The reality is, every company has hundreds of thousands of documents, so we have to work with those documents if we want to be the next-generation collaboration platform. We do allow you to upload a PowerPoint deck or an Excel spreadsheet directly into Google Apps and start collaborating on it, and you’ll see the import technology improve over time.
We are improving it all the time to make sure you have no loss of fidelity and that can still make use of that content that you already have. There are going to be some users out there which will want to continue to use Office. We want to accommodate them so that if they want to author it in Excel, but share it with others, they can bring it into Google Docs and make that happen.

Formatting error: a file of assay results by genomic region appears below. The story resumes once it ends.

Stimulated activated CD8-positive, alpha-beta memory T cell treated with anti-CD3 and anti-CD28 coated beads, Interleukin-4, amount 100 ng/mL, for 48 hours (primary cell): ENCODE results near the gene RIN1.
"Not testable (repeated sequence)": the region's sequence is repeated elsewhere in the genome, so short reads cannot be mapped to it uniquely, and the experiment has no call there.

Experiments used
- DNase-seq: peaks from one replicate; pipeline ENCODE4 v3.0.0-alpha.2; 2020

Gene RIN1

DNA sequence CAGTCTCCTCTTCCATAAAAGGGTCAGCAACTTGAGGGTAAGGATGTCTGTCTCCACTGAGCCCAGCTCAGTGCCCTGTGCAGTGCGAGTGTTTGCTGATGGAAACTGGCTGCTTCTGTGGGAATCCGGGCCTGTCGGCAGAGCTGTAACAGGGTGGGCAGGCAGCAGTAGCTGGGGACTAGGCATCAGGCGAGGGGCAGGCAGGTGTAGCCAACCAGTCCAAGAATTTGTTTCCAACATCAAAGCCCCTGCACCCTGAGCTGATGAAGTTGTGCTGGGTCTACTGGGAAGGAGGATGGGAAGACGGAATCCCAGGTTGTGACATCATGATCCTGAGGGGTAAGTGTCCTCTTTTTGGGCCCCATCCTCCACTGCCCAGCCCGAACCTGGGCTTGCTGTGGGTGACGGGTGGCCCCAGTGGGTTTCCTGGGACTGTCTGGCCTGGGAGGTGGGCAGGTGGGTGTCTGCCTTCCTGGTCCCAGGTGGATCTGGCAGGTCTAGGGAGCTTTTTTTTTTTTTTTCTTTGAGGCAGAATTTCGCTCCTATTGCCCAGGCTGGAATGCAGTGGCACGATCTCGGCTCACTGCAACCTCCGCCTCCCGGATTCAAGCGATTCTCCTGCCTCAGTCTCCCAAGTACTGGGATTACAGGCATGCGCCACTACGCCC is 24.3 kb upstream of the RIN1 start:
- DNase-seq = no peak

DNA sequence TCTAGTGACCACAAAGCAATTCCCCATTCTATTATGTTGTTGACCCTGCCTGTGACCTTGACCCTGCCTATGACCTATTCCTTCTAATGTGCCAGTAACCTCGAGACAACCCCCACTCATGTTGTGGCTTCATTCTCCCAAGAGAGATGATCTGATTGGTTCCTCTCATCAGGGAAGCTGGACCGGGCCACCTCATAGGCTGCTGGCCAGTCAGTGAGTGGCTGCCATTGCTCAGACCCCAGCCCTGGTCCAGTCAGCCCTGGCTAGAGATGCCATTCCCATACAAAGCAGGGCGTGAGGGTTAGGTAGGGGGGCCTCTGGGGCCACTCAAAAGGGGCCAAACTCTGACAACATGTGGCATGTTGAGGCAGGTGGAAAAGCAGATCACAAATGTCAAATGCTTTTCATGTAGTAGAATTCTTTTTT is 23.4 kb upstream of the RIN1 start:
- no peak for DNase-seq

Office is always going to have a place in business, but rather than being the default application for the entire work force, it will be something to the affect of what Photoshop is to a lot of organizations. Photoshop is an incredibly powerful tool for power users that want that capability, but not everyone needs it. That’s what we’re going to find for a lot more of these individual productivity applications that exist today.
Chandra Discusses HTML 5, Google Wave
Q: You mentioned dealing with the loss of fidelity when importing documents from Office to Google Apps. What do you mean by that and what else is Google doing to improve the bridge between Office and Google Apps?